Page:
Does Responsibility to Protect (R2P) Make Difference to Civilians?: An Analytical and Evaluation Study

Walid Fahmy


In 2001, the International Commission on Intervention and State sovereignty (ICISS) proposed rethinking on sovereignty through the prism of a new concept: the Responsibility to Protect(R2P). Several years after, its message has been achieved? This is answer to this question that, in the aftermath of the Arab spring, at the end of an intervention that is controversial in Libya and in the face of the Syrian drama, we decided to make an evaluation, by analyzing this doctrine.

From details of methodological of the purpose of this article, the review of the legal framework of the Responsibility to Protect (R2P) in international law is based on pre-existing concepts and rules that are sometimes approached such as the international responsibility and criminal responsibility priori conceptualization of the Responsibility to Protect, will be the first axis of this study. In the second, axis the responsibility to protect the population rests primarily on the territorial State against war crimes, crimes against humanity, crimes of genocide and ethnic cleansing. It must be stated that the obligation to protect the concerned State, was necessary before the States itself by establishing international legal standards. If the State is not willing to do or unable, the subsidiary protective role is the responsibility of other actors.

The reality of major obstacles reduces the effective implementation on the ground of the Responsibility to Protect. These obstacles can be linked with the same design of it, just as they may result from external causes that could make inoperative the responsibility to protect in view of the situation, the international community application does not rely on the implementation of the responsibility to protect in some cases that meet, however, all the conditions to act within this framework. In the third axis of this study, it will be also a review of the operational legal framework.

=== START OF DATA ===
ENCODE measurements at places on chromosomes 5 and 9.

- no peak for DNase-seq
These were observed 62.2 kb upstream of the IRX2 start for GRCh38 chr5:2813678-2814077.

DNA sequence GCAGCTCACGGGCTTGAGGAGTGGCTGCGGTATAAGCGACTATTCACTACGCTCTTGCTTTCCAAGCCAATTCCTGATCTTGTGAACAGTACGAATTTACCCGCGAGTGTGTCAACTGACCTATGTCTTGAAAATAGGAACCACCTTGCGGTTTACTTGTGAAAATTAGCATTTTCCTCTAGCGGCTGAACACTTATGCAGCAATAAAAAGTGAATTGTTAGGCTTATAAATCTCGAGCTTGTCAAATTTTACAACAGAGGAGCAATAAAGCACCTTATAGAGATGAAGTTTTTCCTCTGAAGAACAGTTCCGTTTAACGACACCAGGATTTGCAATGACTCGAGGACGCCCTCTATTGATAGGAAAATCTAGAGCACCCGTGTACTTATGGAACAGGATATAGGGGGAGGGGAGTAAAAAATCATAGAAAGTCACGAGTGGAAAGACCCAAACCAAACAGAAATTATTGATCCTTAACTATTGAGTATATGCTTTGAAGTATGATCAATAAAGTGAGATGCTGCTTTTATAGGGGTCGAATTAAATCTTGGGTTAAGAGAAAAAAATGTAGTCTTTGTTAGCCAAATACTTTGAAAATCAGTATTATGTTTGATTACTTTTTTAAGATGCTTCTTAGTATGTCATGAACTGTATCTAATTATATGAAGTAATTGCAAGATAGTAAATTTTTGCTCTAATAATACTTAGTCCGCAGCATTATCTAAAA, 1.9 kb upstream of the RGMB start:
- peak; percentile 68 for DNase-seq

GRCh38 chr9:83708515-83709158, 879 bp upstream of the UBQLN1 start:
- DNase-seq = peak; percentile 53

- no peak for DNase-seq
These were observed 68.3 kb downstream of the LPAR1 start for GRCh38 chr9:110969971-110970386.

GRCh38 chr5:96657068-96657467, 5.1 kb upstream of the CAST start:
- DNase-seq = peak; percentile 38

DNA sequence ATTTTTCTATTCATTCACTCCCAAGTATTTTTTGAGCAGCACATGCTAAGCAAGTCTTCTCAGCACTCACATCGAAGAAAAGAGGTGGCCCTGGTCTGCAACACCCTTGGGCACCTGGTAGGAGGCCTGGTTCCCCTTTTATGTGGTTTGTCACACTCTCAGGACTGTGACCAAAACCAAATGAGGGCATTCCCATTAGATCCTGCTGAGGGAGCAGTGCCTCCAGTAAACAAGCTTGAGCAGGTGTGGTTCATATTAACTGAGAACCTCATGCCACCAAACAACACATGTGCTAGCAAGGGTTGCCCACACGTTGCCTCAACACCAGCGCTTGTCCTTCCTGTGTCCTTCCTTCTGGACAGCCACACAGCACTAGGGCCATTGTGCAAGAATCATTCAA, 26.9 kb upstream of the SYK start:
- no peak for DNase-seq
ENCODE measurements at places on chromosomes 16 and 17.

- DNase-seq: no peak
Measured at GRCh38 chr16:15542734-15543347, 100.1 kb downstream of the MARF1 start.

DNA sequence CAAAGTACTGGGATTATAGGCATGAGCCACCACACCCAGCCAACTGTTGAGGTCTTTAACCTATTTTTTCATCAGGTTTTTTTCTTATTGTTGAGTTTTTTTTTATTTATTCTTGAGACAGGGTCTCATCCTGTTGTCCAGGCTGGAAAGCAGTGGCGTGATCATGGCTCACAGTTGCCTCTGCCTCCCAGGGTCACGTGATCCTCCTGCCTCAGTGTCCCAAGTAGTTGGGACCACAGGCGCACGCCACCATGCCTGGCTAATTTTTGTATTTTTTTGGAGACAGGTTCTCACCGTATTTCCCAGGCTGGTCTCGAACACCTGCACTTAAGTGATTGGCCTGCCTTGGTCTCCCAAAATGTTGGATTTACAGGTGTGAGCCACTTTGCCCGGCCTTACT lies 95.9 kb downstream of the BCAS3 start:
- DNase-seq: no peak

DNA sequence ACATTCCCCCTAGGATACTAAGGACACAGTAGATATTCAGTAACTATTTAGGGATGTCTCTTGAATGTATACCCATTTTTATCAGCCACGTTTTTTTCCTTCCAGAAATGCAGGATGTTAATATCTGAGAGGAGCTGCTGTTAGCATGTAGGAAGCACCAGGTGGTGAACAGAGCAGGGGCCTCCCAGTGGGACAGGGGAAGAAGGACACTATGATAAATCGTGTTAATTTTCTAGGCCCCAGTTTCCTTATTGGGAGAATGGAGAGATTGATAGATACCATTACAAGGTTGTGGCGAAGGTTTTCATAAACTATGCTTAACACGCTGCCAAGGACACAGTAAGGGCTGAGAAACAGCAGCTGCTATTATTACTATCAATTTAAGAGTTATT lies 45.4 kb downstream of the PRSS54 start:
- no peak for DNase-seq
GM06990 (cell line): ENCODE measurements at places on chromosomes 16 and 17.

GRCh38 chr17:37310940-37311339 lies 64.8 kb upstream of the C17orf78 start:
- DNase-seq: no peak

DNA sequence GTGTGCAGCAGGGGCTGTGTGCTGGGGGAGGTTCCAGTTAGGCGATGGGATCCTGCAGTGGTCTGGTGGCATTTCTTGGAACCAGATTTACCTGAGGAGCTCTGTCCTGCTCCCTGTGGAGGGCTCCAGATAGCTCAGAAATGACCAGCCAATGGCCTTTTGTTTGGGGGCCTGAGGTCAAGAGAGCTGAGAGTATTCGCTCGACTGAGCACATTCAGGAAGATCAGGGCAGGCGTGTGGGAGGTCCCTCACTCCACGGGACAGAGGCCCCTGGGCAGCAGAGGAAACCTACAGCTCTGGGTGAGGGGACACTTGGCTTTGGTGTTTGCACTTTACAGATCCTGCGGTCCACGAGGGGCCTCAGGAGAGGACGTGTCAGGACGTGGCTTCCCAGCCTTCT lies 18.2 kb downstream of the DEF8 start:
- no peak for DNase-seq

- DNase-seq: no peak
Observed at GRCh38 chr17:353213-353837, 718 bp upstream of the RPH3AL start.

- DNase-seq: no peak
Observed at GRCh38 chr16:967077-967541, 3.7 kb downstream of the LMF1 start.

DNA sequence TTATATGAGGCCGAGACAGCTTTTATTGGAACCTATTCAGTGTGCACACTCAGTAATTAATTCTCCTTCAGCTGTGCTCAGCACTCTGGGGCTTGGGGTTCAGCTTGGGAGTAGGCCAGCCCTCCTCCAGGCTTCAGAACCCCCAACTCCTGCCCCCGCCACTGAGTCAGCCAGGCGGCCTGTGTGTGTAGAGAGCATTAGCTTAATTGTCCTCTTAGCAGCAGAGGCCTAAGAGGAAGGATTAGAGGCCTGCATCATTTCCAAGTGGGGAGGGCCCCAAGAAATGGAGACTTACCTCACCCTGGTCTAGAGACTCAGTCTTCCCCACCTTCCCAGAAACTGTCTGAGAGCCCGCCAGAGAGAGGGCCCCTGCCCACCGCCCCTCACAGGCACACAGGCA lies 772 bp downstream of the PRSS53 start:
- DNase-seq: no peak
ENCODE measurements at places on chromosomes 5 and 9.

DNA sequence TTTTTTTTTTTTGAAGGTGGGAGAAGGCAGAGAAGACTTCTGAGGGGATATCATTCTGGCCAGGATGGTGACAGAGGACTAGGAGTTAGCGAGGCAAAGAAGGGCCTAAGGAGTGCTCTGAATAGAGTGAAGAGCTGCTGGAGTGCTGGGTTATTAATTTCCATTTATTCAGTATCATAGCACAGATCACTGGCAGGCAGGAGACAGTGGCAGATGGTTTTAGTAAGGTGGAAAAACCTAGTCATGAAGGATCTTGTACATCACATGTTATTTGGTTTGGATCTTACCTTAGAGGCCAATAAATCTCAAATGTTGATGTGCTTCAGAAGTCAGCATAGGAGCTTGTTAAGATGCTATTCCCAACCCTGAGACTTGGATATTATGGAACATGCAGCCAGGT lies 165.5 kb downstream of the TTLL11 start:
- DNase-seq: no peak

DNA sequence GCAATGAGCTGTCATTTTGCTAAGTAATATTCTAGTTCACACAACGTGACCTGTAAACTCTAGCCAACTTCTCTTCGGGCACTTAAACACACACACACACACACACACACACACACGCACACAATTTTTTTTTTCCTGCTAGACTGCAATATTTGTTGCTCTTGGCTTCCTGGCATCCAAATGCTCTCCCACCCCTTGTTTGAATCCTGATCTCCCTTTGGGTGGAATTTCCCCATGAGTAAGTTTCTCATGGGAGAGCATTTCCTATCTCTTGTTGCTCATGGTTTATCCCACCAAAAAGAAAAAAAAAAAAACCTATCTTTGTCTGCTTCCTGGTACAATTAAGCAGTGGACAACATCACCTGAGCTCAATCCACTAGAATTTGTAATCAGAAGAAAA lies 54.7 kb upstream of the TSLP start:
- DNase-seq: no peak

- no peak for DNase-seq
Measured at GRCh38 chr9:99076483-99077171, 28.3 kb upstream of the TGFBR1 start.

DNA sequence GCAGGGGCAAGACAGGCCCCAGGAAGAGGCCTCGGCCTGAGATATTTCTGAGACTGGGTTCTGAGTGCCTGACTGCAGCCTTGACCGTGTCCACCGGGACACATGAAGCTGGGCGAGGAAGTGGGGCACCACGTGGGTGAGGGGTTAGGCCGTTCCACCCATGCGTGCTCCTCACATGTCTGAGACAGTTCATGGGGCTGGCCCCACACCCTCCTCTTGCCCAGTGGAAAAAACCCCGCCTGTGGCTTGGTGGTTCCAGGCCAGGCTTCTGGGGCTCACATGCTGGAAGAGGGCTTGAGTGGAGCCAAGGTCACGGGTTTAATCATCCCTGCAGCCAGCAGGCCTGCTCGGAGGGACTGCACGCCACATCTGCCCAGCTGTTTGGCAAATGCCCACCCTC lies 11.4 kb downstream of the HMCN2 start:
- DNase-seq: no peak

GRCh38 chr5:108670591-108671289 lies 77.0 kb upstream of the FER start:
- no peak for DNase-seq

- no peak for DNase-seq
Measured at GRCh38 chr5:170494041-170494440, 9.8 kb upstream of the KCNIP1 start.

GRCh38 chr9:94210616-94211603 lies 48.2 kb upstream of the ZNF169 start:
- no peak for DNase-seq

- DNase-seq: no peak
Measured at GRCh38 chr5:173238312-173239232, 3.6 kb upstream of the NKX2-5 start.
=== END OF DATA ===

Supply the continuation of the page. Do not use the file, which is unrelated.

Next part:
The United Nations has adopted several resolutions on the Responsibility to Protect, examining not only their support to the doctrine, but also their willingness to authorize the deployment of peacekeeping operations and to adopt resolutions in support of military intervention paragraph. But the Security Council of the United Nations has not always been unanimous about the situations to which the responsibility to protect applies. The case of Darfur and the crisis of the Syria, there was something else, they were exemplary cases of the application of the Responsibility to Protect inertia, and the different responses by the international community in the face of these crises, will allow us in the Fourth axis of interesting conclusions about the difficulties in the application thereof.

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